Othello, or the Tragedy of Conchy Joe
William Shakespeare, adapted and directed by Robin Belfield
The Nuffield Theatre Company and Yellowtale Theatre Company
Greenwich Theatre and touring
I've long wanted to see a production of Othello in which roles were race reversed so I was delighted to be able to catch this at its London date. To make the necessary transfer from the Moor in a white society to an equivalent opposite, adaptor and director/Robin Belfield has set the action in the Caribbean, and, more specifically, in the Bahamas where Bahamian's of European stock form only about 15 per cent of the population. The majority black population have a slang name for a white: 'Conchy Joe' (pronounced Conk) - so he has made a substitution throughout that whenever characters refer to the Moor they call Othello the Conk.
Conk has a hard sound that doesn't fit into the verse as smoothly or have the sensuous resonance of Moor, and of course the change in familiar lines tends to make it more noticeable for those familiar with the text, but this is an intelligent transposition of the setting, which is also updated to be contemporary. Belfield has also chosen to set the action on a small fishing boat and to stage it with a cast of just three actors: Craig Pinder as Othello, newcomer Moses Hardwick, recently graduated from RADA, as Iago and Belinda Owusu (who played teenage Libby Fox in EastEnders) making what I believe is her stage debut as Desdemona.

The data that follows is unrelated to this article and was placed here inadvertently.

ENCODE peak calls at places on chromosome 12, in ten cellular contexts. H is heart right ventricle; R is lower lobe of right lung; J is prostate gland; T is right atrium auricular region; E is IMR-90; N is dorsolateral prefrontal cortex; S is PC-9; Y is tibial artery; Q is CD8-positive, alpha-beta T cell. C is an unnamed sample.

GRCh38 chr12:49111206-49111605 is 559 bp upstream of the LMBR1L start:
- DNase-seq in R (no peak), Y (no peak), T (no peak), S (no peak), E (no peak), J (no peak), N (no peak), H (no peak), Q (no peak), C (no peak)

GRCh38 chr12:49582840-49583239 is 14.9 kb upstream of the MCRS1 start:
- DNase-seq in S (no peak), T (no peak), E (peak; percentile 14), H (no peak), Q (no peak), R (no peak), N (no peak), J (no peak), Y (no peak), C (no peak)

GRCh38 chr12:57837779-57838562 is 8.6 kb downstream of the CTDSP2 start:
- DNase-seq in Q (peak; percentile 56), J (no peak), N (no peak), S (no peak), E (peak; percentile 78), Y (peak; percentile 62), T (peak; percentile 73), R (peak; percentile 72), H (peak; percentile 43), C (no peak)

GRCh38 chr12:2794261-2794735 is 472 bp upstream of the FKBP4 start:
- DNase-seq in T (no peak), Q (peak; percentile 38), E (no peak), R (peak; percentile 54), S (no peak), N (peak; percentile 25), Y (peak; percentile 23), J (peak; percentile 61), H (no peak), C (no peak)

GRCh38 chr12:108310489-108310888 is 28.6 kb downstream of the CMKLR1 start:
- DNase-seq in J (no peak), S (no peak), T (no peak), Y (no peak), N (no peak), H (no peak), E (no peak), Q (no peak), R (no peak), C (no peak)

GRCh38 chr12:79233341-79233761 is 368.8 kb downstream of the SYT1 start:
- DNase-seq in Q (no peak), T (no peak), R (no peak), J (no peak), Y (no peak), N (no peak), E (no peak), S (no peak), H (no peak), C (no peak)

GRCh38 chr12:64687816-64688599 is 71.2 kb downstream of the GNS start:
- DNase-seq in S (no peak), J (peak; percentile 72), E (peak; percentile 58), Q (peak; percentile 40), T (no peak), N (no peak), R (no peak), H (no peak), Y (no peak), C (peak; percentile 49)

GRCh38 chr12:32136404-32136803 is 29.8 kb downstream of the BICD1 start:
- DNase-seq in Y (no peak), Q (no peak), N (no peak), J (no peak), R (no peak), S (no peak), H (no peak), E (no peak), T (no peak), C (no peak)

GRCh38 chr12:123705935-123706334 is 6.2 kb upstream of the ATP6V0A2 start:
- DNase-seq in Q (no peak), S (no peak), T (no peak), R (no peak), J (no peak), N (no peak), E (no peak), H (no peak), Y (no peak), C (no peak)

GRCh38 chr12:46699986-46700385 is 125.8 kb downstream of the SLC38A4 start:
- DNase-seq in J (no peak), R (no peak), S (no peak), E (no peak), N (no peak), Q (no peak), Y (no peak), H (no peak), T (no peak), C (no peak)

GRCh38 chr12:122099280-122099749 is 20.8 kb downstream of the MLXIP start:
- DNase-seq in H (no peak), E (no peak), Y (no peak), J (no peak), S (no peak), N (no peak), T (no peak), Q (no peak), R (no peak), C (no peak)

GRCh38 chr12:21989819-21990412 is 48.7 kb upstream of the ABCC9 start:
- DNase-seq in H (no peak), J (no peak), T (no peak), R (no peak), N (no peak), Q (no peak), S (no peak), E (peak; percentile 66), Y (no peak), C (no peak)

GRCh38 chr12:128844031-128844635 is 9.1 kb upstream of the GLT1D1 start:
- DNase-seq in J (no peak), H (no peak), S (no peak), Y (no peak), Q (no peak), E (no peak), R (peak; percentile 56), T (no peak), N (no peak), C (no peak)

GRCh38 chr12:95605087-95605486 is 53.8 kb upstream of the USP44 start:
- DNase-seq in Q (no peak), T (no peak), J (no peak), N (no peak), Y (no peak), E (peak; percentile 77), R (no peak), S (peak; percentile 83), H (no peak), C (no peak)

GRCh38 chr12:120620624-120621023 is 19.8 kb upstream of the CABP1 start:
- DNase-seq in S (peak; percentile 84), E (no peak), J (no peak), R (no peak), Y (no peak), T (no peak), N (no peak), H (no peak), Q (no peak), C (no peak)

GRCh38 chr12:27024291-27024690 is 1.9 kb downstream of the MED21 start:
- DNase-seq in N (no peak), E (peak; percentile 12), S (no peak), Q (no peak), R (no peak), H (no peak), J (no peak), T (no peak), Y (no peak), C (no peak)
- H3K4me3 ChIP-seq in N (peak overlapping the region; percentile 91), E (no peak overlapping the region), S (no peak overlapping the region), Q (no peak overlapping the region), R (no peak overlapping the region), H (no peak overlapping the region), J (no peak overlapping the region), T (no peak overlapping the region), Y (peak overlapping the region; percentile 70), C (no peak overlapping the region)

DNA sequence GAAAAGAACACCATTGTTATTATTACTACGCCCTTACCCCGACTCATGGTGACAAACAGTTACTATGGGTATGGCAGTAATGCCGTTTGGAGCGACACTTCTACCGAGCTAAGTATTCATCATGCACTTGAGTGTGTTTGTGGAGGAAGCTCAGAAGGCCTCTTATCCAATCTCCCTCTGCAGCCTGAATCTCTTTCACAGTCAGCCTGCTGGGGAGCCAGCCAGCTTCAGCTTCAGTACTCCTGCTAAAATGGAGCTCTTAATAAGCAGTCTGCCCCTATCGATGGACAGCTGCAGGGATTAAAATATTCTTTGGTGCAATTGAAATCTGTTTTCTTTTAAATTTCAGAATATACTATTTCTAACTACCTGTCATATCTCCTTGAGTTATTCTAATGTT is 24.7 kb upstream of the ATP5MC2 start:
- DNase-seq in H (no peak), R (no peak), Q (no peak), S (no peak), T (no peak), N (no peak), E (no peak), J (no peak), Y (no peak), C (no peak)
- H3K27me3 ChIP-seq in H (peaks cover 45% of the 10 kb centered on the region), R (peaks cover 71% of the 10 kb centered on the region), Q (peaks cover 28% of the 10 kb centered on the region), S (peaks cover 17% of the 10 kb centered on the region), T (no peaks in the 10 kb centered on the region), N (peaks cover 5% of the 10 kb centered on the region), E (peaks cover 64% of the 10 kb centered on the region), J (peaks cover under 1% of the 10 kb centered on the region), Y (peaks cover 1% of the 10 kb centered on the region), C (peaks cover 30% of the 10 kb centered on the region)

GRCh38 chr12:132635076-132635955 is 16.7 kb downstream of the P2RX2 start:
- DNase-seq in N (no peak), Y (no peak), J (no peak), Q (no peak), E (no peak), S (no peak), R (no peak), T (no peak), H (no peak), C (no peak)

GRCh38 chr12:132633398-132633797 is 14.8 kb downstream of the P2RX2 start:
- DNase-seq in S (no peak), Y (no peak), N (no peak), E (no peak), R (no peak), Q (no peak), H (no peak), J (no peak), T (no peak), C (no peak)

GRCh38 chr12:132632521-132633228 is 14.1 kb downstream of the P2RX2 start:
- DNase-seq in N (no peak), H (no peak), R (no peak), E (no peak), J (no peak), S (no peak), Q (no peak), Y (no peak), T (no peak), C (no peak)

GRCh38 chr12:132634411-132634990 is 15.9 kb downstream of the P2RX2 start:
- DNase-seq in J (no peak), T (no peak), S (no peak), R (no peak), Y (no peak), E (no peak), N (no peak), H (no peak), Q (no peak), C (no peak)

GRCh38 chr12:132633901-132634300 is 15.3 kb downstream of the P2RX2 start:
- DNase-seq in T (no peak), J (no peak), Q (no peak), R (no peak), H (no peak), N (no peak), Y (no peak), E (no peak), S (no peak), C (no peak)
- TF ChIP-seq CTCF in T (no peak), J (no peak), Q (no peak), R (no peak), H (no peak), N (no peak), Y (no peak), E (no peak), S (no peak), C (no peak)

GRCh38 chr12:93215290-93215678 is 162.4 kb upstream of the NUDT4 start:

In 2005 Tim Carrol did The Tempest at the Globe with just three actors doubling all the characters and largely pulled it off but that's not Belfield's approach. He limits himself to the three characters, plus the voice of Cassio on a crackly ship-to-shore radio link and sets it entirely on a fishing boat. That may be good for the budget and make touring easier but they are a considerable handicap to presenting Shakespeare's play.
With only three characters (and a fairly pale skinned Desdemona) we are much less aware of the racial divide that Othello and Desdemona have crossed and, isolated at sea, there is absolutely no sense of the society in which they live, of these being important figures on the public stage. The military context is abandoned along with those elements of the plot so there is no sense of questions of status and rank. Redistribution of some lines, essential to the story, also tends to change the relationships between the characters. With these cuts all that is left, central though it may be to the plot, is jealousy. The rest - all the other characters and subplots - has gone. The running time of less than 90 minutes, including interval, gives some idea of the scale of the cuts.